Sophy Naess

Edition Review

  • Sophy Naess, The zinc ornament dealer’s latest thermometer (I–III), Untitled (Balancing Acts, I–VII) and The House of Mirth (I, II) (2017)

  • Monotypes, image 16 x 20 inches each, sheet 26 1/2 x 30 inches each. Printed and published by 10 Grand Press, Brooklyn. $950 each.
  • Darling Daintyfoot (I–III) and Avoir la langue bien pendue (I, II) (2017)

  • Monotypes, image 20 x 16 inches each, sheet 30 x 22 inches each. Printed and published by 10 Grand Press, Brooklyn. $950 each.
  • At a Window (2017)

  • Linocut with chine collé, image 20 x 16 inches, sheet 30 x 22 inches. Edition of 15. Printed and published by 10 Grand Press, Brooklyn. $500.
  • Boy on a Swing (2017)

  • Linocut with variable watercolor, image 15 x 11 inches, sheet 21 1/2 x 15 inches. Edition of 15. Printed and published by 10 Grand Press, Brooklyn. $550.

Sophy Naess, The zinc ornament dealer’s latest thermometer (I) (2017).

Sophy Naess creates playful and radiant works inspired by sources ranging from Greek myths to vintage looms, to the labels of Dr. Bronner’s pungent and morally uplifting soaps.

The monotypes and editions she produced in 2017 with Marina Ancona of Brooklyn’s 10 Grand Press are in keeping with this offbeat sensibility, bearing titles evocative of places and states of being (Balancing Acts, The House of Mirth), eliciting easy smiles (Boy on a Swing), or producing an occasional bemused “huh?” (The zinc ornament dealer’s latest thermometer).

In many works, lithe figures are arranged in attitudes of action, balance or repose. Some compositions feature swathes of brilliant yellow or moody blue. Others are dappled with casual floral flecks or framed by decorative boundaries. In the Balancing Acts monotypes, the artist began by painting on a smooth plate. An image was pulled, then the ghosts of the figures were reworked with new backgrounds and color overlays. As the series progresses, the original outlines of the figures remain visible, but each impression is lively and new.

Naess’s work bubbles with historical references: Attic vases with Greek acrobats bounding over charging beasts; a scene from Emile Zola’s novel The Masterpiece, where, according to the artist, “the protagonist visits a lawn ornament dealer’s shop littered with urns, vases and statuettes, and finds the proprietor ‘clutching in his hand the latest thing in thermometers, a woman juggler squatting on her heals and balancing the fine glass tube on the end of her nose.’”1 One can also see the legacies of Jean-Honoré Fragonard’s swing; Fernand Léger’s color blocks; M.C. Escher’s tessellations, David Hockney’s illustrations for Grimm’s fairy tales, as well as Henri Matisse’s Fauvist palette, his arabesques and inviting windows. All are plucked from memory like blossoms from a wild garden.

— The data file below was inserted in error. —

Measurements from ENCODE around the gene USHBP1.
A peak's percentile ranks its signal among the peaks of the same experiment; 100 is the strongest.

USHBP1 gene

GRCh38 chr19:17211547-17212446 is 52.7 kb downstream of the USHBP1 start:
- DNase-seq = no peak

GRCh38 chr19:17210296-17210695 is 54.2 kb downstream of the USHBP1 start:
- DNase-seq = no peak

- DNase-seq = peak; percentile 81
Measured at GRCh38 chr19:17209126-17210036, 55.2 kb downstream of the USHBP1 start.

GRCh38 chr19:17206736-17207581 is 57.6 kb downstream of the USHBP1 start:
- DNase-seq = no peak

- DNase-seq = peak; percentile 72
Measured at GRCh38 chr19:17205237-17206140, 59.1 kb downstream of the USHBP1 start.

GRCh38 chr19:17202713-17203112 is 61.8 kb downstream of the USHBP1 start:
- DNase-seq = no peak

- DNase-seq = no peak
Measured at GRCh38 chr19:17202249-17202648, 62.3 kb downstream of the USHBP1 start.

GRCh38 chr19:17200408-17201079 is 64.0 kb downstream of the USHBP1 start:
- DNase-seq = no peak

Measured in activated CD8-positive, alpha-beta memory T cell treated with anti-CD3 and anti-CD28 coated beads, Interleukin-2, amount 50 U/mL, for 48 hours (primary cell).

Naess’s work seems to exist contentedly outside contemporary concerns, leaning instead toward a painterly, expressive exuberance. Indeed Matisse’s words seem apt:

Expression to my way of thinking does not consist of the passion mirrored upon a human face or betrayed by a violent gesture. The whole arrangement of my picture is expressive. The place occupied by figures and objects, the empty spaces around them, the proportions, everything plays a part.2

Born in 1982, Naess is a millennial who seems to take a long, lively view of her part in the history of art. She has made several short, humorous films (available on YouTube), and once photographed herself and a friend in the galleries of the Metropolitan Museum clad in sheets of her painted art.3 It’s all part of the fun.

  1. Artist’s Statement, 10 Grand Press, 2017. []
  2. Henri Matisse, “Notes d’un Peintre” in La Grande Revue (25 Dec 1908); tr. Alfred H. Barr Jr. in Matisse: His Art and His Public (New York: The Museum of Modern Art, 1951), p119. []
  3. A conversation with the artist in the Archer Hotel blog, “Art Talk: Sophy Naess,” 24 May 2017. []